This Thursday, the candidate for the future Environment Commissioner, Virginijus Sinkevičius, presented his plans for Europe’s environmental policy for the next five years. The new Commission has set itself the goal of working towards a zero pollution strategy for Europe and towards chemicals that are safe for the environment and human health.
Endocrine disruptors – hormone-altering chemicals – are becoming an ever greater problem. They attack the hormone levels of infants and children and can lead to lifelong impairments and illnesses. It is estimated that every fourth child in Germany already suffers from chalk teeth, a disease that is triggered by the endocrine disruptor Bisphenol A (BPA) according to animal experiments. My children are two of the many children affected by this disease.
Yesterday, I asked the future Environment Commissioner about his plans to combat these harmful chemicals. The video with my questions to Virginijus Sinkevičius can be viewed here:
It is a great success that, in response to my question, the future Commissioner has committed to work towards banning endocrine disruptors like Bisphenol A in products we are exposed to in our everyday life such as food packaging, cosmetics and toys. In doing so, he would implement an urgent demand of the European Parliament and protect our children and other vulnerable groups from diseases caused by these harmful chemicals. We will closely monitor the drafting of these rules and will vigorously support the future Commissioner in his efforts towards safe chemicals.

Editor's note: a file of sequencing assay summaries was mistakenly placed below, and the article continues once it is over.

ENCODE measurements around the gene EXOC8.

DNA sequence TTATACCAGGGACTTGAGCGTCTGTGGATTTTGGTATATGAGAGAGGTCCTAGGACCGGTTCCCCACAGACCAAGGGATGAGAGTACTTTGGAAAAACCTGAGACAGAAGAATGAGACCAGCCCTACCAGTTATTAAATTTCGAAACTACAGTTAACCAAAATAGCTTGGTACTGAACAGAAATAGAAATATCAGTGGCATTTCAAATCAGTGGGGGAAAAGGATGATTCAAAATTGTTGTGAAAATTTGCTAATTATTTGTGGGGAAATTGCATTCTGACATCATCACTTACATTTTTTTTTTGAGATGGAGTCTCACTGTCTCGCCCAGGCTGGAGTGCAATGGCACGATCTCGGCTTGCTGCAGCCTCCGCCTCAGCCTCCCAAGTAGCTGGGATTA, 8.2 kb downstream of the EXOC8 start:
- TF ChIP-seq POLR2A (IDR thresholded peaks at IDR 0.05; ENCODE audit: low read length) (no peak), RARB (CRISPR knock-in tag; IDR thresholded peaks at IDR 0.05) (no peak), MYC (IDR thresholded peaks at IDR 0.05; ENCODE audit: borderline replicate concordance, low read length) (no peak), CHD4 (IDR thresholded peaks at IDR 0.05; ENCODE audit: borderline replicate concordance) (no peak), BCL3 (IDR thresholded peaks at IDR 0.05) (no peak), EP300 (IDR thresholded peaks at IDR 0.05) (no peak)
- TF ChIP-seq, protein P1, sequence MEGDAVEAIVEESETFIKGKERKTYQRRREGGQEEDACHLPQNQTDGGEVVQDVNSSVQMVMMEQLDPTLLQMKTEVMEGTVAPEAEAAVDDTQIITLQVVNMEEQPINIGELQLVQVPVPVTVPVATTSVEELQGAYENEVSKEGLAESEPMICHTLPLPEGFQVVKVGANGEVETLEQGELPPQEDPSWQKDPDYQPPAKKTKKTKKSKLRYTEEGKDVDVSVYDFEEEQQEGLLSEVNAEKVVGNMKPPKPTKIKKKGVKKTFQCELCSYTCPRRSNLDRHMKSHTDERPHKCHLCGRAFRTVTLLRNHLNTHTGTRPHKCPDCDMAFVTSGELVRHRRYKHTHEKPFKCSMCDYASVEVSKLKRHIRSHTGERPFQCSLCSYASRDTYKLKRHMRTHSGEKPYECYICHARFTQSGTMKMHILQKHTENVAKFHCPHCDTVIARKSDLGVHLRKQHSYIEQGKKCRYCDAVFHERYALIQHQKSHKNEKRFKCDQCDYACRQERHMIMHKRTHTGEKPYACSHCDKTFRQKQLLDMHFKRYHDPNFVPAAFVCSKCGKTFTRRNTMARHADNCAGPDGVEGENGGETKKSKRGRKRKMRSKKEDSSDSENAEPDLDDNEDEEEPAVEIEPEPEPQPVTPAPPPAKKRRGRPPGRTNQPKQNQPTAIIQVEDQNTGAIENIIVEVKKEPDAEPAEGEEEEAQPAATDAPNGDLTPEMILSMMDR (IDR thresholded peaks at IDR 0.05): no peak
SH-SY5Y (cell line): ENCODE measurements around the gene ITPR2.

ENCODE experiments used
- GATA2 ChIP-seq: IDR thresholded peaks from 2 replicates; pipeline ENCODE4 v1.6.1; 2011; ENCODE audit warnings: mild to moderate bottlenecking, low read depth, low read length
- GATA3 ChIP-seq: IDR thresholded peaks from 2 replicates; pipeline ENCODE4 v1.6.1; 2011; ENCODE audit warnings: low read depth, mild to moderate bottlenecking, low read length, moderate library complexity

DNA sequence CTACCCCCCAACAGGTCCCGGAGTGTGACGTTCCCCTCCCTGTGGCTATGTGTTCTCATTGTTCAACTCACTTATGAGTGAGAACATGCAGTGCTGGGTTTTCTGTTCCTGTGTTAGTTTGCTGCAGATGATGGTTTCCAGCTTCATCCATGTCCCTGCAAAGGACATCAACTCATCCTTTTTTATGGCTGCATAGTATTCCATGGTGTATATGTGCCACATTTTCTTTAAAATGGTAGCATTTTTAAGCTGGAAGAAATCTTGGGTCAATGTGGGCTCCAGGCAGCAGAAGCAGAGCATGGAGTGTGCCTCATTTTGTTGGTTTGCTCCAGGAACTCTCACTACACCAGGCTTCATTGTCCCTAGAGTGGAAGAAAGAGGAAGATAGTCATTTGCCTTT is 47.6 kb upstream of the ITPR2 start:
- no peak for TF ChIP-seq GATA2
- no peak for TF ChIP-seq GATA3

It should be noted, however, that within the Commission there is continued resistance to ambitious measures for safe chemicals. Mr Sinkevičius seems despite best intentions to lack the internal backing to commit to the decisive implementation of existing European rules. He has avoided my questions about the long overdue strategy for a non-toxic environment. As early as 2013, the European Parliament and the Council had obliged the Commission, under the 7th Environment Action Program, to adopt this strategy by 2018. Recently, both the Parliament and the Council have consistently pushed for the adoption of the strategy. It must finally tackle the issues of nanomaterials, endocrine disruptors, cocktail-effects, and the risks of chemicals in everyday products to human health. The decision of Mr Sinkevičius not to say anything clear about this strategy is a bad omen for the chemical ambitions of the von der Leyen Commission. After five years of waiting under President Juncker, it is high time to propose and implement forceful measures as soon as possible.
European environmental policy must be based on a robust foundation for safe chemicals. Only through strict rules on the use of chemicals can we ensure that our children are protected from the harmful effects of endocrine disruptors such as Bisphenol A. And only strict chemical regulations can make Europe the leading market for clean chemistry and give sustainable chemical products a competitive edge. We will continue to fight for the Commission to finally honor its commitment.
With Green European greetings,